• Begin seeking out immediate sources of funding for design and other initial costs. Tap into potential contributions from various stakeholders, including private developers, cities, counties, special improvement districts, regional agencies, and State Departments of Transportation in your area.
  • Prepare a design code/revised ordinance/design guidelines for streetscape improvements.
  • Invite public review of the code. Make necessary revisions to the code as a result of community preferences.
  • Streamline the permitting process and consider other incentives to attract new development.
  • Hire a staff person and give them adequate authority to oversee implementation.

    Specials Resources Needed to Use Tool:
    Many factors and resources are needed to implement high-quality pedestrian-friendly design measures. One approach is to establish a pedestrian-friendly design task force that includes elected officials, representatives of the local police and public works departments, the school district, parents, teachers, students, and other concerned neighbors to get maximum community input and buy-in..

    Communities / Agencies that Have Used Tool:
    Communities, agencies and individuals that have successfully implemented pedestrian-friendly design include:

    City of Berkeley – Transportation Division
    2180 Milvia Street, 5th Floor
    Berkeley, CA 94704
    Phone: (510) 981-7000

    City of Boulder - Transportation Operations Department
    PO Box 791
    Boulder, CO 80306
    Phone: (303) 441-3266
    Fax: (303) 441-4271

    City of Clemson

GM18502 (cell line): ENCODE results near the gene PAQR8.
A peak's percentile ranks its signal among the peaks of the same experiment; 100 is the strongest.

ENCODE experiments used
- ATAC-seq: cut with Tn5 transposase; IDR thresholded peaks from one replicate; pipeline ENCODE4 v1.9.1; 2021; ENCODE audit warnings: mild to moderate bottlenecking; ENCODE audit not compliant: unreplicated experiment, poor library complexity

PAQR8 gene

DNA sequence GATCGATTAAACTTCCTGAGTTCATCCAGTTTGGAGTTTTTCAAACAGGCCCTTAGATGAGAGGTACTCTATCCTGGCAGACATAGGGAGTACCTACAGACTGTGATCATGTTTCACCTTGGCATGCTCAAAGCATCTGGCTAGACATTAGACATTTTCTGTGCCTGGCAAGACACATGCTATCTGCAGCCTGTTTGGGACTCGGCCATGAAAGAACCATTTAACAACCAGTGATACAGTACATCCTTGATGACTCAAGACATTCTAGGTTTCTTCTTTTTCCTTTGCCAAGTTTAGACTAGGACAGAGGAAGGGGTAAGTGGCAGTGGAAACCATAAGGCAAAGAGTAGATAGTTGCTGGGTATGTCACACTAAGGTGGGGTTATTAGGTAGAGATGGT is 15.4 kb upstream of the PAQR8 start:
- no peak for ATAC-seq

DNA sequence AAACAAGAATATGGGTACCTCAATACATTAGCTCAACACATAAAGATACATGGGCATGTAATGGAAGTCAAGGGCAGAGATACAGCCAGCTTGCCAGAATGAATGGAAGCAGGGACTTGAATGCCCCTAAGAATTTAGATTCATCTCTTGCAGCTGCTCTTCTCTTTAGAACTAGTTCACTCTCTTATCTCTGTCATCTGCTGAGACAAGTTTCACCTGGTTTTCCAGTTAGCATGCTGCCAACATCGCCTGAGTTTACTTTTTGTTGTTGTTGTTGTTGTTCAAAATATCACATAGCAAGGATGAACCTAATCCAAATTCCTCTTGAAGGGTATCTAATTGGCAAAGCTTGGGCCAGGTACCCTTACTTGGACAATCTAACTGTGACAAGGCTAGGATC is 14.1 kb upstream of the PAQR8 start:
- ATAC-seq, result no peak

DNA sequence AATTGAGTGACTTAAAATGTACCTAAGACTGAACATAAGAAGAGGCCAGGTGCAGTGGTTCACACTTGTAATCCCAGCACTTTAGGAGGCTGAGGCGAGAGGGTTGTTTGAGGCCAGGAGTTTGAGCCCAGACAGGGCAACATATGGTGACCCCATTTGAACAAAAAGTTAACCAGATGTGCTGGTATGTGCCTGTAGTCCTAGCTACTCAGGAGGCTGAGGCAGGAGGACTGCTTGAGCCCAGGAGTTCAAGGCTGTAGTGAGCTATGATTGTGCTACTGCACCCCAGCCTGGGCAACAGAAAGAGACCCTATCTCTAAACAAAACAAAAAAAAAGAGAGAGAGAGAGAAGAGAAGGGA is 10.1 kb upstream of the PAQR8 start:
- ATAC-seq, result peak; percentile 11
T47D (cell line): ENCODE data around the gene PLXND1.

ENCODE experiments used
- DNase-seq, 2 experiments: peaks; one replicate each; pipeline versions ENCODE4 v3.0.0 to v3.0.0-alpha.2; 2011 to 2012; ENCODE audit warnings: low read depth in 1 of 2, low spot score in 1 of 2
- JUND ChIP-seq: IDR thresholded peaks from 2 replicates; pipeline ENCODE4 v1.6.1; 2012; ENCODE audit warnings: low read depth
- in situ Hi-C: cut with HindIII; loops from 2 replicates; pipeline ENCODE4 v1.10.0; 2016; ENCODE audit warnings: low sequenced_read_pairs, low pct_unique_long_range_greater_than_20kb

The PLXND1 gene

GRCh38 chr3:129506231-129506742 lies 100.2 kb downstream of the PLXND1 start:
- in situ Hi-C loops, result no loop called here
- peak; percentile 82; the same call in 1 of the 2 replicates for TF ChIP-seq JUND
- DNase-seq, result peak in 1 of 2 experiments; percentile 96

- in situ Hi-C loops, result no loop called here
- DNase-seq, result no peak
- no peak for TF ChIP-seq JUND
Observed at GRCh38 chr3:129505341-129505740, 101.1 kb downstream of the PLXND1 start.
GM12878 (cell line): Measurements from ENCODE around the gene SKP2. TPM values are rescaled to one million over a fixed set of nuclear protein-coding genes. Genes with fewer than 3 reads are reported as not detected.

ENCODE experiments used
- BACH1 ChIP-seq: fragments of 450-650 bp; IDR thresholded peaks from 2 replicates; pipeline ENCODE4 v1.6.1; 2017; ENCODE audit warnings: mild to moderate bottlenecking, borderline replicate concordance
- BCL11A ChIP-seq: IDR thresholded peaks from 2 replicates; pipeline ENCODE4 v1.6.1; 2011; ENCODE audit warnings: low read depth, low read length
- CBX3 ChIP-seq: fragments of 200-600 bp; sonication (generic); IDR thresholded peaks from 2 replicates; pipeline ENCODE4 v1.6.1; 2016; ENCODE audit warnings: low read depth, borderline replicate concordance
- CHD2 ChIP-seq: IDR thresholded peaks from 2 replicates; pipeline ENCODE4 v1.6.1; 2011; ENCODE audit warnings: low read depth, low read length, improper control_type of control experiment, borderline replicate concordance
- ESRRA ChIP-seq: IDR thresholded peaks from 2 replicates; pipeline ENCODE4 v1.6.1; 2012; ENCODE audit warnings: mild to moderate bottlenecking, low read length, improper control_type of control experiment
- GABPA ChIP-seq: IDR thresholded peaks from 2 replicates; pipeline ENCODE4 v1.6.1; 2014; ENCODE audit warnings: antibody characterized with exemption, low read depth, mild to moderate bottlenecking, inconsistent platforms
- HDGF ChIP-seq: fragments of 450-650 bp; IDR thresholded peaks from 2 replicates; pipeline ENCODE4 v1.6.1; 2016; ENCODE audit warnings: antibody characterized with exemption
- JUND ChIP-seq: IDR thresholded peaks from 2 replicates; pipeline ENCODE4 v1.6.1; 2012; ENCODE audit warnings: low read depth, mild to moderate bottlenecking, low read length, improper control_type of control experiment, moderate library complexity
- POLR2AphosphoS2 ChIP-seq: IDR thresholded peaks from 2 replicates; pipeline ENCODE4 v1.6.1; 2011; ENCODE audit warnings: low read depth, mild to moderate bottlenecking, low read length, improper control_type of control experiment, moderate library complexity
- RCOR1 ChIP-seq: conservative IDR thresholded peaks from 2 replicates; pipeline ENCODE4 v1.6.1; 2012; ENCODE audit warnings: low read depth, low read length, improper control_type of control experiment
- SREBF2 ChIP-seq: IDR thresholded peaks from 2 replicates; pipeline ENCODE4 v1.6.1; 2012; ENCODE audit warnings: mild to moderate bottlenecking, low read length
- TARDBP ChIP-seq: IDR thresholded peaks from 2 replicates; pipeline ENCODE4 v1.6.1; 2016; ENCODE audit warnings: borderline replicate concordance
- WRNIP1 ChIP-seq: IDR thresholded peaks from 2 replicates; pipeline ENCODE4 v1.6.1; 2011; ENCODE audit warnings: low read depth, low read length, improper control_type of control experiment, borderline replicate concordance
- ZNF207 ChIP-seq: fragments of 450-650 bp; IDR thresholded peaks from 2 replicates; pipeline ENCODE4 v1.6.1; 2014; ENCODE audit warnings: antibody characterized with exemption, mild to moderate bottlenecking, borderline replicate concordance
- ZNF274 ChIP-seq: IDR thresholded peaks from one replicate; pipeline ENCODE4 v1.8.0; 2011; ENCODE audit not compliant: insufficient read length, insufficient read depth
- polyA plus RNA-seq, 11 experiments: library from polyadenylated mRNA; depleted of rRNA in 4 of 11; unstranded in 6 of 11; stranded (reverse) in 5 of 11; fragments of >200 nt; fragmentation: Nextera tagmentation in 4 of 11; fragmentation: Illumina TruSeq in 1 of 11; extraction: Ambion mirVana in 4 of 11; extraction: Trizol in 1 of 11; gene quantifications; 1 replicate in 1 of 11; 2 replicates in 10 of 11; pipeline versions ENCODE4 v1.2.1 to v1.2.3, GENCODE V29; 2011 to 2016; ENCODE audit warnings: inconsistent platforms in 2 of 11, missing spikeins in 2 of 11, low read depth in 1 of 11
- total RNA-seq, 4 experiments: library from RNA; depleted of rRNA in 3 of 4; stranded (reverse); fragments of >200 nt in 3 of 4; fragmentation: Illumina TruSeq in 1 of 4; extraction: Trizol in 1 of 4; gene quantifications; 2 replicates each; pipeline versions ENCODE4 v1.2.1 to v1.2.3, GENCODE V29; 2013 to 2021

Planning and Codes Administration Department
    PO Box 1566
    Clemson, SC 29633
    Phone: (864) 653-2050

    Metrics to Use to Monitor Tool Effectiveness:
    In many cases, implementing pedestrian-friendly design has helped meet community goals and objectives and improved quality of life. For example, the implementation of pedestrian-friendly design in the I-55 Corridor Study in Colorado showed:
  • Decreased traffic speeds
  • Decreased traffic volume
  • Increased bicycle and pedestrian volume
  • Increased traffic calming effect

    List of Resources to Obtain Additional Info:
    See the following sources for more information:
    Walkable Communities, Inc.
    Phone: (386) 454-3304,
    E-mail: walkable@aol.com
    Online: www.walkable.org

    Partners for a Walkable America
    Pedestrian and Bicycle Information Center
    USDOT-The Walkability Checklist
    Online: http://www.walkinginfo.org/pdf/walkingchecklist.pdf

    FHWA Pedestrian Safety Guide and Countermeasure Selection System
    Online: http://www.walkinginfo.org/pedsafe/pedsafe_downloads.cfm 

    Livable Streets Toolbox- China Town Renewal Project
    Online: http://www.streetsblog.org/2007/02/01/calming-traffic-in-chinatown/

    Citation

    1-2 Pedestrian Friendly Streets-Revitalizing Cities Series, Debra Ames, Marketing Director, Portland, Oregon.